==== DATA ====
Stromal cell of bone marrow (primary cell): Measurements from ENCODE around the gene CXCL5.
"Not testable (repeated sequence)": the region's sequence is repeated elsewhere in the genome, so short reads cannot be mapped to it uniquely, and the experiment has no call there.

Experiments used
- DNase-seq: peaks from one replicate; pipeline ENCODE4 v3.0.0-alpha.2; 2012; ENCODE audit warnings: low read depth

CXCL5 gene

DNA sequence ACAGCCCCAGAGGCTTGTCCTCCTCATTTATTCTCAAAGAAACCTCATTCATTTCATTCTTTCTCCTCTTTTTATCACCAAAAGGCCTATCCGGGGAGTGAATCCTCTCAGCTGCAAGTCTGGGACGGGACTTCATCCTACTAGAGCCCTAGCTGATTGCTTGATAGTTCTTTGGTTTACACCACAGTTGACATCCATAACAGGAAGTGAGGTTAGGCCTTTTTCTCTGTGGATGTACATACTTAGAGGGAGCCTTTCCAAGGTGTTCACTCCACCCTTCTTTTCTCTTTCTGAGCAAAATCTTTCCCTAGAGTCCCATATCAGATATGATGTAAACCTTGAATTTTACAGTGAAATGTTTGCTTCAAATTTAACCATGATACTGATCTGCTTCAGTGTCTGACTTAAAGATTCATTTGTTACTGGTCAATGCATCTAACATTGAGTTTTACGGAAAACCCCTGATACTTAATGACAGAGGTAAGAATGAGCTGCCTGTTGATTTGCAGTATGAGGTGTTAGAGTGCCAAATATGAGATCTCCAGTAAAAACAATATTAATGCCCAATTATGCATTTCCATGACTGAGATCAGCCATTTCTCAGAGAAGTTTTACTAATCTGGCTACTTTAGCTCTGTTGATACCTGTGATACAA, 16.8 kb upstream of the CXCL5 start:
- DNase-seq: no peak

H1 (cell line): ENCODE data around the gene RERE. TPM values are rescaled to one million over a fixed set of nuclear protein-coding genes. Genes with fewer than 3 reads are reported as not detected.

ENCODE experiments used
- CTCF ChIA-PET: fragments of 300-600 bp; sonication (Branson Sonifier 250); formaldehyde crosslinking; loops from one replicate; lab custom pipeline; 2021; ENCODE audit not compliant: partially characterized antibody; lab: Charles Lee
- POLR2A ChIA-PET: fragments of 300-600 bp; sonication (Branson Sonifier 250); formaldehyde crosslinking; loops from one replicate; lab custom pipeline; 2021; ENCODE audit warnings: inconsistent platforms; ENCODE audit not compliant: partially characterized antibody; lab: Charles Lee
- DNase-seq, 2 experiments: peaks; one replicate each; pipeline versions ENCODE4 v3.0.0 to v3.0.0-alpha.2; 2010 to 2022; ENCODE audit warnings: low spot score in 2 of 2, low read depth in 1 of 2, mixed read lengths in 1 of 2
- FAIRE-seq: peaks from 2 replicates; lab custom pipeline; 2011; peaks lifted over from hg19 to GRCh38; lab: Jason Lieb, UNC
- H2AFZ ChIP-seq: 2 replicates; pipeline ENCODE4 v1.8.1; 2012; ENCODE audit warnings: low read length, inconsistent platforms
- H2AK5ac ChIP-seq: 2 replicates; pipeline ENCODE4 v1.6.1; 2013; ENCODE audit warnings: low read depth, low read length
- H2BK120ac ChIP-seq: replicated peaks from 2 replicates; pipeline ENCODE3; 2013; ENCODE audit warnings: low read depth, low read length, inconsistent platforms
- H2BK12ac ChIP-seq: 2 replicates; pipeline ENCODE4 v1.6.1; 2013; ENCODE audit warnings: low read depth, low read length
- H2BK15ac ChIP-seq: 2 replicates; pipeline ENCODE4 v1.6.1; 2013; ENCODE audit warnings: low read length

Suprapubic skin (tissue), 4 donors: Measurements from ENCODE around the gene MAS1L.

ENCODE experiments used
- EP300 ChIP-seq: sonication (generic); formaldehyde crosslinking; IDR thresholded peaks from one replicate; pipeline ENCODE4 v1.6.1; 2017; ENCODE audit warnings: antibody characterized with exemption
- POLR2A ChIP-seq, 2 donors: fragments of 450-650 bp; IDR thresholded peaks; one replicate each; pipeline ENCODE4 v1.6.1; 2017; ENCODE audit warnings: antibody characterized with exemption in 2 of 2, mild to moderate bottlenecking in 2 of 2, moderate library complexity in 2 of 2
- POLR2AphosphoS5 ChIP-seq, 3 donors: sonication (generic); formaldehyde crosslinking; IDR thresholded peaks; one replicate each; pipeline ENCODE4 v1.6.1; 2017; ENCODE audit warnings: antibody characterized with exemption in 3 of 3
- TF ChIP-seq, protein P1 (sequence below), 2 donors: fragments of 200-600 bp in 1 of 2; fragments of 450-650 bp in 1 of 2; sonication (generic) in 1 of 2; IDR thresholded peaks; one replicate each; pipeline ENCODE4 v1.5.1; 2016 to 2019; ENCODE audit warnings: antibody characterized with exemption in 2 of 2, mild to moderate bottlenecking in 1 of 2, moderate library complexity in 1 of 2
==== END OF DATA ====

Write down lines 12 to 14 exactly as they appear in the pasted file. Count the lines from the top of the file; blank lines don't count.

- DNase-seq, 2 experiments: peaks; one replicate each; pipeline versions ENCODE4 v3.0.0 to v3.0.0-alpha.2; 2010 to 2022; ENCODE audit warnings: low spot score in 2 of 2, low read depth in 1 of 2, mixed read lengths in 1 of 2
- FAIRE-seq: peaks from 2 replicates; lab custom pipeline; 2011; peaks lifted over from hg19 to GRCh38; lab: Jason Lieb, UNC
- H2AFZ ChIP-seq: 2 replicates; pipeline ENCODE4 v1.8.1; 2012; ENCODE audit warnings: low read length, inconsistent platforms